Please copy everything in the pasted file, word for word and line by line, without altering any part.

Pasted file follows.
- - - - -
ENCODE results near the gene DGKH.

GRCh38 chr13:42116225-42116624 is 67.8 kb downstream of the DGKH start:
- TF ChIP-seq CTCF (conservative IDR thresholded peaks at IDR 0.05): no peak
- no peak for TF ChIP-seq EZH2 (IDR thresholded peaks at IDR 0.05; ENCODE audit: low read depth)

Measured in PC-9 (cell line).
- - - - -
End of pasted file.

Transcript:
ENCODE results near the gene DGKH.

GRCh38 chr13:42116225-42116624 is 67.8 kb downstream of the DGKH start:
- TF ChIP-seq CTCF (conservative IDR thresholded peaks at IDR 0.05): no peak
- no peak for TF ChIP-seq EZH2 (IDR thresholded peaks at IDR 0.05; ENCODE audit: low read depth)

Measured in PC-9 (cell line).